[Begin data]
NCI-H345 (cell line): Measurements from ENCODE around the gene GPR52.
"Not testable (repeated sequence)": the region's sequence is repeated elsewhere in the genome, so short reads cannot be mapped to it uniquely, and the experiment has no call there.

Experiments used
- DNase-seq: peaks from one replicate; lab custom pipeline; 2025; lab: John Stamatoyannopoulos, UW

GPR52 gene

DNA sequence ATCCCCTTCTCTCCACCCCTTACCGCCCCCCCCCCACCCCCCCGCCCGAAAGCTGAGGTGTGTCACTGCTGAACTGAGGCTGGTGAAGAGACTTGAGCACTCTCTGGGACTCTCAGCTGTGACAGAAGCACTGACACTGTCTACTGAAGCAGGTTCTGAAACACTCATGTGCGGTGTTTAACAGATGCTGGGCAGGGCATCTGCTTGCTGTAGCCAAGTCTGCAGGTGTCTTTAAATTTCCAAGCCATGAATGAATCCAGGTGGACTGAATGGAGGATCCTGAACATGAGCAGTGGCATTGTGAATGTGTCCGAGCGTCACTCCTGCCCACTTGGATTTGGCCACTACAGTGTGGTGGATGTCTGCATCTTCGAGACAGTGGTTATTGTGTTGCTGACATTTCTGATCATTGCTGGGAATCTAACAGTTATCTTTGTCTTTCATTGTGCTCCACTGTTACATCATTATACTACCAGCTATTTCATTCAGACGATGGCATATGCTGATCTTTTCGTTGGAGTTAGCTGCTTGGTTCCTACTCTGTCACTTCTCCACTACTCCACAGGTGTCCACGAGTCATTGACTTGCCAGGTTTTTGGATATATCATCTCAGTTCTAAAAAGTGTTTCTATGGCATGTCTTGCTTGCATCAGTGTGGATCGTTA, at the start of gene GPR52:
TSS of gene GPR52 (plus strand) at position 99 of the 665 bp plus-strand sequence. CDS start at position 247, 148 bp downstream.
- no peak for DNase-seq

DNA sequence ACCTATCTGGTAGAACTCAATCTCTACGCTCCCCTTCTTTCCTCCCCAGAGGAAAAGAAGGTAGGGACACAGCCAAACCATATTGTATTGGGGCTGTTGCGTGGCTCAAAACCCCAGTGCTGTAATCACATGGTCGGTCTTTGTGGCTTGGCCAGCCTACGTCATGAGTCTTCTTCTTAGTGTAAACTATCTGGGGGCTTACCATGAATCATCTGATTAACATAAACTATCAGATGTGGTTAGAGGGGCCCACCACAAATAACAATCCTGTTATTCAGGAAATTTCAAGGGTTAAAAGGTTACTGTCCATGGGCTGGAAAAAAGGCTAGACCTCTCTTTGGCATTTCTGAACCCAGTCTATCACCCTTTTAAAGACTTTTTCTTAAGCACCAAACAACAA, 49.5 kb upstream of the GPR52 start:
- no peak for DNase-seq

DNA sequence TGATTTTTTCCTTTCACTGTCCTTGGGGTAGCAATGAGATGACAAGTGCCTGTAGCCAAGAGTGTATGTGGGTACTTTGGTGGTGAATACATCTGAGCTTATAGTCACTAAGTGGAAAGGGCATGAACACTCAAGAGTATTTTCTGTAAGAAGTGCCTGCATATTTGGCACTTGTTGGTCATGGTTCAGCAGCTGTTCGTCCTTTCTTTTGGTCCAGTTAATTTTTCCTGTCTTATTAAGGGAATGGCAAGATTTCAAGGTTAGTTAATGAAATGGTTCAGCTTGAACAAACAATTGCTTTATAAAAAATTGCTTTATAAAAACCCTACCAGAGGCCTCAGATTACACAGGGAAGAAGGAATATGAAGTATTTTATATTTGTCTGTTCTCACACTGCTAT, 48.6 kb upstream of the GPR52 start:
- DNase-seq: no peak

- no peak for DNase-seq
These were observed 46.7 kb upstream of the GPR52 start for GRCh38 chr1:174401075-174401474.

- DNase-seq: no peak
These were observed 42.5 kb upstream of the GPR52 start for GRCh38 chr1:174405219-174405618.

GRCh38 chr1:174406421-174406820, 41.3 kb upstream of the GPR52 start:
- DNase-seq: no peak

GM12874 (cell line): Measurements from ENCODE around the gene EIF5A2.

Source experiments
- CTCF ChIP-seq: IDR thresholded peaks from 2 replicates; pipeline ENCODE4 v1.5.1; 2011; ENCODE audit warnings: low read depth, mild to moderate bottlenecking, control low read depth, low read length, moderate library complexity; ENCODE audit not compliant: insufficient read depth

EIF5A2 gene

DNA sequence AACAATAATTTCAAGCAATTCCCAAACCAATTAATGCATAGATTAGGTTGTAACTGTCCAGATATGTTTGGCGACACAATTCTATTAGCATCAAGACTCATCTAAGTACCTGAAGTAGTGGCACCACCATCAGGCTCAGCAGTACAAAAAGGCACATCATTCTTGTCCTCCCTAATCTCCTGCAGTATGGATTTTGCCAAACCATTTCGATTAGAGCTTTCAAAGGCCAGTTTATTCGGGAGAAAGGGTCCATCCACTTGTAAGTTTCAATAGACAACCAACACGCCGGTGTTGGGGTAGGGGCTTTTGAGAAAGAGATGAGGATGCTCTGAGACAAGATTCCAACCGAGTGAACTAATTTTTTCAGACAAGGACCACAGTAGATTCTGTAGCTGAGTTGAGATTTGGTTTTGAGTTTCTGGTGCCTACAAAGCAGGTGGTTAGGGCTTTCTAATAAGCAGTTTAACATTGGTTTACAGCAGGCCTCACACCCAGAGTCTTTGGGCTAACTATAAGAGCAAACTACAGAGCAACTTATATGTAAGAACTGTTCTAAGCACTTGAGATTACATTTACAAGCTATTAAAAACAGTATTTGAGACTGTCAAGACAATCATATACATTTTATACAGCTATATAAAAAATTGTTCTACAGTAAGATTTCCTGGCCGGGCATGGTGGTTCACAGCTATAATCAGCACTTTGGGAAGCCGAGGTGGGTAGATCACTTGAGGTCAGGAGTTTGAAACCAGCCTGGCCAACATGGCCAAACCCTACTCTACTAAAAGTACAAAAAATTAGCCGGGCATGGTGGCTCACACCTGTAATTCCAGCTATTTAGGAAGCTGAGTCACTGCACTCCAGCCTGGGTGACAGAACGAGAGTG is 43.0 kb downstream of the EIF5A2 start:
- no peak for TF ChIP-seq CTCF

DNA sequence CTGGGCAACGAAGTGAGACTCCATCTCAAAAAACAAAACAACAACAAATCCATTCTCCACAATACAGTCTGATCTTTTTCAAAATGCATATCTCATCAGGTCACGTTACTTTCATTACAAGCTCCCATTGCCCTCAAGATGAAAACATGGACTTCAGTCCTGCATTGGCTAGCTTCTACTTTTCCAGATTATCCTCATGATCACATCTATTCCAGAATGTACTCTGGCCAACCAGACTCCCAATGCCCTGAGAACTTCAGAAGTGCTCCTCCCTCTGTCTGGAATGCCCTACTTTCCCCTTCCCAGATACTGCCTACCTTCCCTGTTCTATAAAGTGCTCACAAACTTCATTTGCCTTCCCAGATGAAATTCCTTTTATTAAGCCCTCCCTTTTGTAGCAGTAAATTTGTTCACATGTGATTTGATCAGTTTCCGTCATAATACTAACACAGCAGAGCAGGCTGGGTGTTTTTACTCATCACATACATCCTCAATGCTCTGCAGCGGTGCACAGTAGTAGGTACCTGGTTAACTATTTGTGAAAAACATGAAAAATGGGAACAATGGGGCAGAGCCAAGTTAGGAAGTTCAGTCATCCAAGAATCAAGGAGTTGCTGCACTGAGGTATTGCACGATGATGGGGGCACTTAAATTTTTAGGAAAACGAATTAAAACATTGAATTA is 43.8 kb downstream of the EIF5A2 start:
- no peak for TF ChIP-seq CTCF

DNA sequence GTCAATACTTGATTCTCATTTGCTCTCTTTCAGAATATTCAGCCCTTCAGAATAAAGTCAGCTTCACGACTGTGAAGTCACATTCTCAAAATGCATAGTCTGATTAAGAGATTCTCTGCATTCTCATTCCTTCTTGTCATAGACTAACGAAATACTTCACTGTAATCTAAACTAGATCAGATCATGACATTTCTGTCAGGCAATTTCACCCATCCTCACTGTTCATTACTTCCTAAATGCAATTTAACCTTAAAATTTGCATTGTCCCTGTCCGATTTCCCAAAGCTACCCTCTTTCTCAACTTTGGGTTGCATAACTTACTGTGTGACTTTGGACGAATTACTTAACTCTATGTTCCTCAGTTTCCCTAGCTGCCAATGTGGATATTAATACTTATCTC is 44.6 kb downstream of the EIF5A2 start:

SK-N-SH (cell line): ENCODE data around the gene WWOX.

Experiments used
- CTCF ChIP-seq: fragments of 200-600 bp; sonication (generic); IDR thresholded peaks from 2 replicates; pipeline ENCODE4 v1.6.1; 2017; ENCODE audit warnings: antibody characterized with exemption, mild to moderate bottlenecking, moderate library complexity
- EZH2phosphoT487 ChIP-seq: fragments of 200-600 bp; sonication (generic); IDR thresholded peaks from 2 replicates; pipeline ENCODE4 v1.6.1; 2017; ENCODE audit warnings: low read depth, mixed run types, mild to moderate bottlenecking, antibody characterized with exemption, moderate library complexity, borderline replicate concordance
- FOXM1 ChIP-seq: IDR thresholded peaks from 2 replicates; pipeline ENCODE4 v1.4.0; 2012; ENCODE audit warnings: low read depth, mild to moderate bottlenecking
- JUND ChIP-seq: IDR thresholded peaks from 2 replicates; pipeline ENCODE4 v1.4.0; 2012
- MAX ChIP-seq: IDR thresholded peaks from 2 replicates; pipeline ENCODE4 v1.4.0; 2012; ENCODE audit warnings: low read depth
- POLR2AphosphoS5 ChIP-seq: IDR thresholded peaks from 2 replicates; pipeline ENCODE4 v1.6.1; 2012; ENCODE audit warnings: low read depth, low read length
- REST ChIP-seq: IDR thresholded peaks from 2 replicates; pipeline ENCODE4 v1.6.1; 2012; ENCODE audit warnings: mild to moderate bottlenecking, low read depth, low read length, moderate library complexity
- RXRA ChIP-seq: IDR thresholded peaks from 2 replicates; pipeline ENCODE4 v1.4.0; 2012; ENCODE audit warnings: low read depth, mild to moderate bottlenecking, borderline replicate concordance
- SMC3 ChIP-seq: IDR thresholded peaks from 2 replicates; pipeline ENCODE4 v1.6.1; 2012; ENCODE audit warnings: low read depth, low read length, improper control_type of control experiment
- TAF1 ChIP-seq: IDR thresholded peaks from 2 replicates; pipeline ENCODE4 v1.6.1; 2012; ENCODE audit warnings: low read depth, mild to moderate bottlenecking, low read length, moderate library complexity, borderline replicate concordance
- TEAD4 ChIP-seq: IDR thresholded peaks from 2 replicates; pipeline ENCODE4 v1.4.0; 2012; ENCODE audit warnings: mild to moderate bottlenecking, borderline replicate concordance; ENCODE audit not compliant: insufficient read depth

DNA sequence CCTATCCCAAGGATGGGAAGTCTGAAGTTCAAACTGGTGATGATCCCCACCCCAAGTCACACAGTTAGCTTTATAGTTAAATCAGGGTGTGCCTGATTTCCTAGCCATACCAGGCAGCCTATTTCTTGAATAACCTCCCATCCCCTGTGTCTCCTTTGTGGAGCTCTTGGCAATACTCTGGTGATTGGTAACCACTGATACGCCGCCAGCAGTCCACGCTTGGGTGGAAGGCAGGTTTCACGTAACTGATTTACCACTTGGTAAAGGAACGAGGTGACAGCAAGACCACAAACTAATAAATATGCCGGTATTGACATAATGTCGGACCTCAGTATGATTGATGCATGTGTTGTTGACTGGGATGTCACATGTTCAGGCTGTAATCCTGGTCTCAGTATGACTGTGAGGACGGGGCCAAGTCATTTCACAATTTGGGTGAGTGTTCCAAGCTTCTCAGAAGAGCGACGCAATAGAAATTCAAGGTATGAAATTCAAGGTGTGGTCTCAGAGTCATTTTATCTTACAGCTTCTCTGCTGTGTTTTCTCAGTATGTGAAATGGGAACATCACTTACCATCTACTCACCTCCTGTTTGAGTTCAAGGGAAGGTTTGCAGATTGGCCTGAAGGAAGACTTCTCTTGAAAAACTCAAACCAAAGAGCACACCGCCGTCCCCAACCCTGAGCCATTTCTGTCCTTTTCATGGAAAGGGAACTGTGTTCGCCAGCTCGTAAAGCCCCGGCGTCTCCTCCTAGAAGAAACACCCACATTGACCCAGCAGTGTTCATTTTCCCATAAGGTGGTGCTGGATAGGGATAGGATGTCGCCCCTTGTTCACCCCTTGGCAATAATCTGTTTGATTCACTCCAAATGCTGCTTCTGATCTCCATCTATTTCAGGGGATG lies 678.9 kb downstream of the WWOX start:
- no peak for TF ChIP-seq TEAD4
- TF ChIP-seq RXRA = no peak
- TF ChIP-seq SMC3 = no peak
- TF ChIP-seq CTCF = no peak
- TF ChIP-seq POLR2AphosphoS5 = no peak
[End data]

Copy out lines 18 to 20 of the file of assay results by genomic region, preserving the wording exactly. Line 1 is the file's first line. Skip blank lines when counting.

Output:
- DNase-seq: no peak

GM12874 (cell line): Measurements from ENCODE around the gene EIF5A2.

Source experiments